Customers today have a great deal of clout. They can independently investigate your product or service and make purchasing judgments. Furthermore, rather than speaking with one of your sales representatives, they are more likely to seek referrals from friends and family or read internet evaluations.

Have you adjusted your marketing plan to reflect today’s consumers’ research, shopping, and purchasing habits?

What is Market Research?

Market research is the technique of obtaining data about your company’s customer base, key demographic, and consumers in order to assess how feasible and profitable your item or brand would be (or is) among these individuals.

You may reach your customer where they are by conducting market research. This becomes vital when our world (both digital and analogue) becomes noisier and requires more of our focus. You may correctly construct your product or service to organically appeal to your buyer by identifying their challenges, pain points, and desired answers.

Market research can also reveal information on a variety of factors that affect your bottom line, such as:

  1. Where do your target audience and current consumers go to learn about your product or service?
  2. Which of your rivals does your target market turn to for information, choices, or purchases?
  3. What’s hot in your sector and in your buyer’s mind?
  4. Who makes up your audience, and what obstacles do they face?
  5. What factors determine your target audience’s purchasing decisions and conversions?

Types of Market Research

There are several sorts of market research that fall under these two categories, which we’ll go over in more detail below. It’s not necessary to specify which of the two umbrellas your market research belongs under, though some marketers prefer to do so.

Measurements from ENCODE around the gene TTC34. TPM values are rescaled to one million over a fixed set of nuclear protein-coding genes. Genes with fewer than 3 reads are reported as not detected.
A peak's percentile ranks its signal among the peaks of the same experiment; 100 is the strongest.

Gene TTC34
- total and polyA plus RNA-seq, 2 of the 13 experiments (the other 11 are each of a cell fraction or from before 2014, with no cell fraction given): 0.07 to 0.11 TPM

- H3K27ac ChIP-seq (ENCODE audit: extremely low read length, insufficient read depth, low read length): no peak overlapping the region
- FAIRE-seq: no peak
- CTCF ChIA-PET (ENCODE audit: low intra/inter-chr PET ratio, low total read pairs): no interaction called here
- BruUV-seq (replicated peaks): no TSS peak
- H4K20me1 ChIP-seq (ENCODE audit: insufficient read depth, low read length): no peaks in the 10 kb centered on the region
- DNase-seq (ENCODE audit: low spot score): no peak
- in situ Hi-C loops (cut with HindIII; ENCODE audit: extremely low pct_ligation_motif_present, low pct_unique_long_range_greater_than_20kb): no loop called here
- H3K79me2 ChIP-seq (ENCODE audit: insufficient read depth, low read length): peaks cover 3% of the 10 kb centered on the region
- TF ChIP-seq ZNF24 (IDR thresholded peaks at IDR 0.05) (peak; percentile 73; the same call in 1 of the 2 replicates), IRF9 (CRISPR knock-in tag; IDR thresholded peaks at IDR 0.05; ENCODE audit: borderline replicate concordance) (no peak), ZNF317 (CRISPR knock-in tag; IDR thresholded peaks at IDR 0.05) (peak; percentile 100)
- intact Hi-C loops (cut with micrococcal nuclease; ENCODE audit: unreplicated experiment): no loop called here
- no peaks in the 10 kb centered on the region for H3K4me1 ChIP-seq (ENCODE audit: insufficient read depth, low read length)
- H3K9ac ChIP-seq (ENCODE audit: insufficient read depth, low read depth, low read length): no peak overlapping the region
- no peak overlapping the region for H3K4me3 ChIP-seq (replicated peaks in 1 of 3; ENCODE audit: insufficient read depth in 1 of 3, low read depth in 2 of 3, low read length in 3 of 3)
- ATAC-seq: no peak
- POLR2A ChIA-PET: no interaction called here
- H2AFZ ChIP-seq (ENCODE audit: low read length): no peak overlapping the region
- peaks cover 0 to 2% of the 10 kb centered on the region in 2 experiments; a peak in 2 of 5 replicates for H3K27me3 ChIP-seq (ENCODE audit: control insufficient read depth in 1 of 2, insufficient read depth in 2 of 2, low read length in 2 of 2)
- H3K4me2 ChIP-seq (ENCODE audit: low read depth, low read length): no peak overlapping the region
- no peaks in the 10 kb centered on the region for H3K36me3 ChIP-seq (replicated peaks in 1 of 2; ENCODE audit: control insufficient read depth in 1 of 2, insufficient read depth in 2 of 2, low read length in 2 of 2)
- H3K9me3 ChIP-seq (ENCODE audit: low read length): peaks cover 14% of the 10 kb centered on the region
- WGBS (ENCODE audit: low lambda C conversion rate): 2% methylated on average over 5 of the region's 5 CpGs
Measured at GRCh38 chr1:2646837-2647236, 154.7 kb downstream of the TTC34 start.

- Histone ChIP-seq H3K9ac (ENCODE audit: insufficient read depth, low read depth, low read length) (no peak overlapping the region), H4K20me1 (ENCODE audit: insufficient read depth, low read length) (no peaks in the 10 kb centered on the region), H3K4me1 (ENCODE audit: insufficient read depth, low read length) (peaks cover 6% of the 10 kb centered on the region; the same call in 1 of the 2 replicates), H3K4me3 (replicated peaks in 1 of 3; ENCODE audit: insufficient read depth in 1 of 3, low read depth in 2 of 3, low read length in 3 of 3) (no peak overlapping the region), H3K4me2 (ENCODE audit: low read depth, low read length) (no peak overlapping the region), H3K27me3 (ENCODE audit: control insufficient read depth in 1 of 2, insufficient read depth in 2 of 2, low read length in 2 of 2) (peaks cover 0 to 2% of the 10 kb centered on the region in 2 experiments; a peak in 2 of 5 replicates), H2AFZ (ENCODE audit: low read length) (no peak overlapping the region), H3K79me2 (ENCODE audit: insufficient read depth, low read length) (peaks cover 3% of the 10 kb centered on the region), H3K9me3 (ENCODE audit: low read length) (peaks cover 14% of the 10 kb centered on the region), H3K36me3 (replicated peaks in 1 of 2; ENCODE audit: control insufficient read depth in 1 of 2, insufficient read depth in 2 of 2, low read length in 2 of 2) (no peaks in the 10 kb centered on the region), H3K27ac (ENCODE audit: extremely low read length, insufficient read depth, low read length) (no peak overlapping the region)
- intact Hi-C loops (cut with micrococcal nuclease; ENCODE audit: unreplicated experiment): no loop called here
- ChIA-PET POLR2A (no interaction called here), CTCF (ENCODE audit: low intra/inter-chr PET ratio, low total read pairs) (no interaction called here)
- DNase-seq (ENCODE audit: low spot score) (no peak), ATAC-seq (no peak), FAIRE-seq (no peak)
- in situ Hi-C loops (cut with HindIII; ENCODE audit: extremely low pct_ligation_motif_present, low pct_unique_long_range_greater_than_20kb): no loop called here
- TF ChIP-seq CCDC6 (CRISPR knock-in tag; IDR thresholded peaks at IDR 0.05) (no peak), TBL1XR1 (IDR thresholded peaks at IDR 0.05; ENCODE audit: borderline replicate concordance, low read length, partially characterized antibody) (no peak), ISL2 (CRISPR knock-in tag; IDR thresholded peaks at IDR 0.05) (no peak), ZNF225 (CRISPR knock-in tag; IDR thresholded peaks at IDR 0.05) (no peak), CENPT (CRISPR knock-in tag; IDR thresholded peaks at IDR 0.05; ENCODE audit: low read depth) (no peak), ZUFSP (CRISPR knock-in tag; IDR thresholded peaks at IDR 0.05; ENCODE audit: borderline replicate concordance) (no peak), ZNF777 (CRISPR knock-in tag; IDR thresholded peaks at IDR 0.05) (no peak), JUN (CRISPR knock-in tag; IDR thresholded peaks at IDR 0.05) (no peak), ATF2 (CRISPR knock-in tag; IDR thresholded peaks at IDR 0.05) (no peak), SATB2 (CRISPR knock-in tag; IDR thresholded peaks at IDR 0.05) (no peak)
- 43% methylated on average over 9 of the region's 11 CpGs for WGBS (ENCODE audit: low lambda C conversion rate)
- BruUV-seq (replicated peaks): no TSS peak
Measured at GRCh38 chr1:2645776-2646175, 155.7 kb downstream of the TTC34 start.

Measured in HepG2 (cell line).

Primary Research

The acquisition of first-hand data about your industry and the consumers who make up your industry is known as primary research. It comes in handy when sectioning your audience and creating a customer profile. Furthermore, there are two types of primary market research: 

  1. Exploratory Primary research – This type of primary market research is primarily concerned with prospective problems that might be worth addressing as a group rather than measurable customer trends.
  2. Specific Primary research – Exploratory primary market research is frequently followed by specific primary market research, which is used to delve deeper into issues or opportunities that the company has already identified as essential.

Secondary Research

Secondary research refers to all of the data and public information that you have access to in order to draw conclusions (e.g. trend reports, market statistics, industry content, and sales data you already have on your business). Secondary research is very beneficial when analysing your competition. The following are the key categories into which your secondary market research will fall:

  1. Public sources – When conducting secondary market research, these sources are your initial and most accessible layer of material. They’re frequently free to find and evaluate, so you get a lot of value for your cash.
  2. Commercial sources – Market reports, which contain industry insight generated by research companies, are frequently used as these sources.

Final words

Conducting market research can be a fascinating experience. Even if you believe you have a good understanding of your customers, taking the survey will most likely reveal new channels and messaging recommendations to help you better your interactions.

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